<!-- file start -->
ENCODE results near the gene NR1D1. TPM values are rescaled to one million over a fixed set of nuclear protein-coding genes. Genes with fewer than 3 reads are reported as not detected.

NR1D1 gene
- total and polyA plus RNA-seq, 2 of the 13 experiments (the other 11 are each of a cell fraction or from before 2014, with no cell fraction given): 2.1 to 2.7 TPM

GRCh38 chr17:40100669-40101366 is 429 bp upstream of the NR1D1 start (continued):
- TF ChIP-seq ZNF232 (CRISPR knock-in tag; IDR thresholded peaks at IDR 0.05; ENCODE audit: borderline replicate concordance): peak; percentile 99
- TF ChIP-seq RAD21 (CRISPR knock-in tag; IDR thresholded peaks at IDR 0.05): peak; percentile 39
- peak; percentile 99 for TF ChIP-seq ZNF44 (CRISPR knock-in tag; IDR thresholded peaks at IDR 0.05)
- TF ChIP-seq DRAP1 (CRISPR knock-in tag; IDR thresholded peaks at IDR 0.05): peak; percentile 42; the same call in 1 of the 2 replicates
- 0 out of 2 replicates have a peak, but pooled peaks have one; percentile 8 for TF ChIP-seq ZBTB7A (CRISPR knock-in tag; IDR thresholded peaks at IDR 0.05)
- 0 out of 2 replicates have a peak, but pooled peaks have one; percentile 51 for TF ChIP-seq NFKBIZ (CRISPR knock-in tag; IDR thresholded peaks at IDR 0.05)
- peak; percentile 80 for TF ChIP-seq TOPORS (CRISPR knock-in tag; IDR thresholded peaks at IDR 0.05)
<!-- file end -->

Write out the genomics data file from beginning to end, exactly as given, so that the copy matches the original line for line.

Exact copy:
ENCODE results near the gene NR1D1. TPM values are rescaled to one million over a fixed set of nuclear protein-coding genes. Genes with fewer than 3 reads are reported as not detected.

NR1D1 gene
- total and polyA plus RNA-seq, 2 of the 13 experiments (the other 11 are each of a cell fraction or from before 2014, with no cell fraction given): 2.1 to 2.7 TPM

GRCh38 chr17:40100669-40101366 is 429 bp upstream of the NR1D1 start (continued):
- TF ChIP-seq ZNF232 (CRISPR knock-in tag; IDR thresholded peaks at IDR 0.05; ENCODE audit: borderline replicate concordance): peak; percentile 99
- TF ChIP-seq RAD21 (CRISPR knock-in tag; IDR thresholded peaks at IDR 0.05): peak; percentile 39
- peak; percentile 99 for TF ChIP-seq ZNF44 (CRISPR knock-in tag; IDR thresholded peaks at IDR 0.05)
- TF ChIP-seq DRAP1 (CRISPR knock-in tag; IDR thresholded peaks at IDR 0.05): peak; percentile 42; the same call in 1 of the 2 replicates
- 0 out of 2 replicates have a peak, but pooled peaks have one; percentile 8 for TF ChIP-seq ZBTB7A (CRISPR knock-in tag; IDR thresholded peaks at IDR 0.05)
- 0 out of 2 replicates have a peak, but pooled peaks have one; percentile 51 for TF ChIP-seq NFKBIZ (CRISPR knock-in tag; IDR thresholded peaks at IDR 0.05)
- peak; percentile 80 for TF ChIP-seq TOPORS (CRISPR knock-in tag; IDR thresholded peaks at IDR 0.05)